• Premiums don’t increase: As long as you maintain your policy, you don’t have to worry about rising premiums. If you buy your policy when you’re young, you don’t have to deal with higher rates as you age.
  • Borrow against the policy: Since you have cash value, you can borrow against the money that has accumulated. Often, interest rates on a loan against your whole insurance policy’s cash value are lower than what you can get at a bank.
  • Some policies pay dividends: Dividends are based on a company’s formula and involve the cash value at the beginning of the year, expense charges, interest credit, and the cash value at the end of the year. By the time you reach year 25, it’s possible to see dividends of $1,500 to almost $2,000 a year.
  • Can tie performance to stock market returns: There are whole life insurance plans that are indexed to the stock market. In some cases, depending on market returns and your policy terms, you can capture a portion of those stock market gains.

With these advantages, you can see why whole life insurance premiums cost so much more than term life insurance.

Disadvantages of whole life insurance

As mentioned earlier, the biggest disadvantage of whole life versus term life insurance is cost. Even if you’re young, you might not be able to afford the monthly premium that comes with a whole life policy that’s big enough to cover your family’s financial needs if you pass away.

On top of that, a “regular” whole life insurance policy might not accumulate cash value quickly in a low-rate environment.

Universal plans tied to a stock market index might not do as well as you would like, either. When it comes to indexed universal life plans, The Motley Fool points out that, “Depending on your situation, the total costs paid may net less long-term benefits versus other insurance and separate investing alternatives.”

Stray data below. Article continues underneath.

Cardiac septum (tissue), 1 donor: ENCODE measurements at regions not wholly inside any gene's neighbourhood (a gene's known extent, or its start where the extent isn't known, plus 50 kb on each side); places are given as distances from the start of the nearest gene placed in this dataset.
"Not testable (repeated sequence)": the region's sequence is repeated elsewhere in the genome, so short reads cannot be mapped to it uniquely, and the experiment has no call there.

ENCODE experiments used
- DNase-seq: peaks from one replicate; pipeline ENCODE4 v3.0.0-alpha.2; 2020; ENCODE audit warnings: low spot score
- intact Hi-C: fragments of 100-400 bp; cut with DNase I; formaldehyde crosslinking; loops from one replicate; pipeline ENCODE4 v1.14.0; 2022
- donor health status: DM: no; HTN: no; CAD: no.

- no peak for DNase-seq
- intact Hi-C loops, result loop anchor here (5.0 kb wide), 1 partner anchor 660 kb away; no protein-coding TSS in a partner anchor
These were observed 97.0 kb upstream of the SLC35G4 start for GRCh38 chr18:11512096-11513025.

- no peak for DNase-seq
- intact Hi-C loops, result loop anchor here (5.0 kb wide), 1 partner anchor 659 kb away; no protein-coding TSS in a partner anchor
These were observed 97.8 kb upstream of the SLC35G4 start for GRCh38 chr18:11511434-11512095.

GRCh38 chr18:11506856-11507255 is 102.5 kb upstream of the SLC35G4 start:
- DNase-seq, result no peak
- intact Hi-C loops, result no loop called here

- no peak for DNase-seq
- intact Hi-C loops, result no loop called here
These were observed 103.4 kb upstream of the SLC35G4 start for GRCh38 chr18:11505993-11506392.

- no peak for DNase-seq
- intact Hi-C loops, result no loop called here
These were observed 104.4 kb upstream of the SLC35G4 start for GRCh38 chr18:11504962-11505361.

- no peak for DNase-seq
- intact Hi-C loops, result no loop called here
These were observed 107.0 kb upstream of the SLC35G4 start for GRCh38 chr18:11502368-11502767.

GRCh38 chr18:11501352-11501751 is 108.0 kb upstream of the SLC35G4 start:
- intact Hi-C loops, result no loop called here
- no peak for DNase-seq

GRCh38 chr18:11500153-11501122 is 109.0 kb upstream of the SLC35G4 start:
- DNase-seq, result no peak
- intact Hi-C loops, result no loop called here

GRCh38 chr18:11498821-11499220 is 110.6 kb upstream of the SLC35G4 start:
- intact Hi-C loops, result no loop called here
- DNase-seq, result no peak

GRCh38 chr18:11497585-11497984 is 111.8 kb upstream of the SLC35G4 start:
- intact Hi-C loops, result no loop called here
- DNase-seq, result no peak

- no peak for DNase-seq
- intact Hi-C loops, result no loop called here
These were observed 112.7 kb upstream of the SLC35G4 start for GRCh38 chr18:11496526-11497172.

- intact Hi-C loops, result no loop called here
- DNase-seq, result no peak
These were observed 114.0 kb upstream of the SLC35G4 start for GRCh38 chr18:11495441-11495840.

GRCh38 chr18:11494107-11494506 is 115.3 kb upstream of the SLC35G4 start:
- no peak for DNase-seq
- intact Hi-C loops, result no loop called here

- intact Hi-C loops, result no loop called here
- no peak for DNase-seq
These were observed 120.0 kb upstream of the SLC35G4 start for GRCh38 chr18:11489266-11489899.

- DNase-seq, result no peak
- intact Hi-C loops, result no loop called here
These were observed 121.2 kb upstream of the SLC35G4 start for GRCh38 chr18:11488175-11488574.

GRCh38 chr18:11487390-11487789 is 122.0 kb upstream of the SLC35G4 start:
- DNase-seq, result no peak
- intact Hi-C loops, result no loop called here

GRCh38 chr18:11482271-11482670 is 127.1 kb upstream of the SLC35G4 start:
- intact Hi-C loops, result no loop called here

From an investment returns standpoint, you might be better off getting cheap term insurance and investing the difference in index funds on your own, as long as you have the financial discipline to stick with investing.

Who is whole life insurance for?

Whole life insurance can work well for someone whose insurance goals go beyond making sure their families are taken care of if they pass on before their kids finish school.

Since it can be tapped for a low-interest loan, a whole life insurance policy can supplement (but not replace) your emergency savings. Additionally, you can decide to surrender the policy in return for the accumulated cash value during retirement.

With a big enough policy, the cash value could actually be enough to buy an immediate annuity. You could also invest the cash later to provide another retirement account infusion.

Comparing term vs. whole life insurance

When comparing term versus whole life insurance, start with your needs and your reasons for getting life insurance. A financial professional can walk you through the various pros and cons.

If you need something that will pay off debts and replace your income for a set period of time when you’re gone, term life insurance might be the best choice. However, if you have other financial goals and you’re concerned with being covered for your entire life, whole life insurance might be the way to go.

You can also consider a hybrid approach, like me. Just make sure it’s affordable and meets your long-term financial needs.